One of the original goals of the Slate 60, now in its 13th year of tracking the largest philanthropic contributions of the year, was to inspire competitiveness among the nation's superwealthy: to encourage them to outdo one another not in making money but in giving it away. And whether donors were responding to the challenge or had more altruistic intentions, there's no denying that charitable giving by the wealthy has spiked dramatically in the last decade or so.
A superficial look at the 2008 list might suggest that the troubled economy has had a smaller impact on philanthropy than we might expect. In 2007, the Slate 60 comprised donations totaling $7.79 billion. In 2008, the total is $15.78 billion. (Read our methodology.) But upon closer examination, it's apparent that the breadth and depth of our economic crisis is such that even the wealthiest Americans are giving cautiously. Most obviously, the great bulk of the giving on this year's list comes from those who have died. An unprecedented eight of the top 11 gifts are bequests, including the late Leona Helmsley's $5.2 billion gift at No. 1 and the late James LeVoy Sorenson's $4.5 billion gift at No. 2. In all, 13 of the 61 contributions appearing on our list (we count ties) are bequests, accounting for $11.64 billion of the $15.78 billion total.
People tend to find comfort in familiarity during uncertain times. This seems to be the case for philanthropy, too. Education, health care, the arts, and eponymous giving—gifts that get the donors a building or school named after them—are usually big priorities among the donors we track but never more so than this year. Aside from Helmsley (whose money really is going to the dogs) and No. 3 donors Peter G. Peterson and Joan Ganz Cooney (whose $1 billion gift to their family foundation is intended to, among other things, increase public understanding of the problems facing us because of the growth of federal programs), most of our top donors have targeted colleges, hospitals, or other educational and medical outlets for their charity. The next few years will bring the arrival of the Perot Museum of Nature & Science (No. 33 on our list), the Adrienne Arsht Center for the Performing Arts of Miami-Dade County (No. 39), and the Michael Maurer School of Law at Indiana University (No. 46), just to name a few.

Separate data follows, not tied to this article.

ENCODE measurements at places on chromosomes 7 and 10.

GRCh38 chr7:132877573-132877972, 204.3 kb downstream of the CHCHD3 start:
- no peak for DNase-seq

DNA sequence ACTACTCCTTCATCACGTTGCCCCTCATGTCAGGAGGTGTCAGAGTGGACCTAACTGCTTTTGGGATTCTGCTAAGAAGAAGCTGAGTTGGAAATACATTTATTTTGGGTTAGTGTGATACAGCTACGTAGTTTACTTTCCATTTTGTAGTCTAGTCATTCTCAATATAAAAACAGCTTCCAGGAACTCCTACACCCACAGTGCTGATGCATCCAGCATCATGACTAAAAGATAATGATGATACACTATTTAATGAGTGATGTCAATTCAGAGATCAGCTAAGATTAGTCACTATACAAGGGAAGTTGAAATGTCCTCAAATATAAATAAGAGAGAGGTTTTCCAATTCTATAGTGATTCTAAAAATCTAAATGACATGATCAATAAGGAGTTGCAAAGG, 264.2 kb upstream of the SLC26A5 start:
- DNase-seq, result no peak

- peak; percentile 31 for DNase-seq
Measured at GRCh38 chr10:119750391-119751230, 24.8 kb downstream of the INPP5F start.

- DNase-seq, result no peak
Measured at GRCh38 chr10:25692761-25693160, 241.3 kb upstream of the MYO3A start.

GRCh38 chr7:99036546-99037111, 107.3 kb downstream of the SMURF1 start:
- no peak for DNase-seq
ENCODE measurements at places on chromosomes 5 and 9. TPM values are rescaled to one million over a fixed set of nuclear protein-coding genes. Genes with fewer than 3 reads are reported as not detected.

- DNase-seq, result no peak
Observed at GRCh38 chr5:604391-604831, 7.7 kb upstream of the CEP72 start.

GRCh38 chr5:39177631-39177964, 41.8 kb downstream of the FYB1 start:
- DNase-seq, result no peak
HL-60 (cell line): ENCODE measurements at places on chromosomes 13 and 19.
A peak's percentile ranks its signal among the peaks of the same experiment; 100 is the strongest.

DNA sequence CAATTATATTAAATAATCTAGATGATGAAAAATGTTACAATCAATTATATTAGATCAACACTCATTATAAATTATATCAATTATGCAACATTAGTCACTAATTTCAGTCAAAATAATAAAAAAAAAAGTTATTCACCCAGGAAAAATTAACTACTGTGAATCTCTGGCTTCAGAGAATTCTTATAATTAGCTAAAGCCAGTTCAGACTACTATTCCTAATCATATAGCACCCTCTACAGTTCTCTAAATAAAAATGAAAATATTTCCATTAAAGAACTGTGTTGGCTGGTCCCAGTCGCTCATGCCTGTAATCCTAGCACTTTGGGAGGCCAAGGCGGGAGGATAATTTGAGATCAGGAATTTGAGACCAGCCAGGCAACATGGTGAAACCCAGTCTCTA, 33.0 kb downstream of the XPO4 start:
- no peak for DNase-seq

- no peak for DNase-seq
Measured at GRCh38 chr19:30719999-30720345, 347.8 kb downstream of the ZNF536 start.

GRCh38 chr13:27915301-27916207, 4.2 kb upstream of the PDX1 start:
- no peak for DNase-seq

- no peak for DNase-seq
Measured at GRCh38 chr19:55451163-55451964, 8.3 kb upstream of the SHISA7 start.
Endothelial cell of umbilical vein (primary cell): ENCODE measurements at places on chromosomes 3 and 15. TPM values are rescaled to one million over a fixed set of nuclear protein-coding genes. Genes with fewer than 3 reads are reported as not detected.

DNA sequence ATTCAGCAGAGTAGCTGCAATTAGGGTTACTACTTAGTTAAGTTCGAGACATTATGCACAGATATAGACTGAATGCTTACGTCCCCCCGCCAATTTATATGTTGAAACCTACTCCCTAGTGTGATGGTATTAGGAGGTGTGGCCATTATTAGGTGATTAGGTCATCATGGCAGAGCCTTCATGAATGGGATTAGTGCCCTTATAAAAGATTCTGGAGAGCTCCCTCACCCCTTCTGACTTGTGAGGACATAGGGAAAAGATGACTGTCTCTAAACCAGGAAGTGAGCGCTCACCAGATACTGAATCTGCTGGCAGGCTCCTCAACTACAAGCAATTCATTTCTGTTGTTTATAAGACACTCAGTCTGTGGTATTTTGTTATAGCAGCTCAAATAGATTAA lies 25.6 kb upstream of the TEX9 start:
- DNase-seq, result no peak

That is not to criticize. Education and health care are both areas in which there will always be the need for philanthropy. It's heartening to read about donors who are supporting medical research for a condition that affects them or their loved ones. Still, there is less philanthropic innovation on the 2008 list than in years past. We miss Slate 60 perennials such as eBay founder Pierre Omidyar and his wife, Pam, who have been extremely creative in their charitable giving, or Oprah Winfrey, who has used some of her millions to build an academy for girls in South Africa. Among the less typical gifts we see this year are donations by Richard Weiland and Jon Stryker to combat discrimination against gays and lesbians. Jeffrey Skoll, the founding president of eBay, uses his donations to his foundation to encourage "social entrepreneurship."
The recession we're experiencing started in December 2007, but it was only in the second half of 2008 that the economy truly plunged into crisis: failing banks, volatile markets, the need for congressional bailouts. That suggests that 2009 might be more challenging than 2008 for those who rely on philanthropy. For now, we are left to admire the generosity of those who give so much and look forward to the revival of competitive giving among the wealthiest Americans.
Click on the photos below to read about individual donors. Or you can click here to see (and search) the whole database of donors for this year and previous Slate 60s.
For the eighth time in the 13 years of the Slate 60, the list has been compiled by the staff of the Chronicle of Philanthropy. We'd like to thank them for their tremendous work, especially Maria Di Mento, who prepares the list, and Noelle Barton, Frances Borchardt, Candie Jones, Heather Joslyn, and Cassie Moore.
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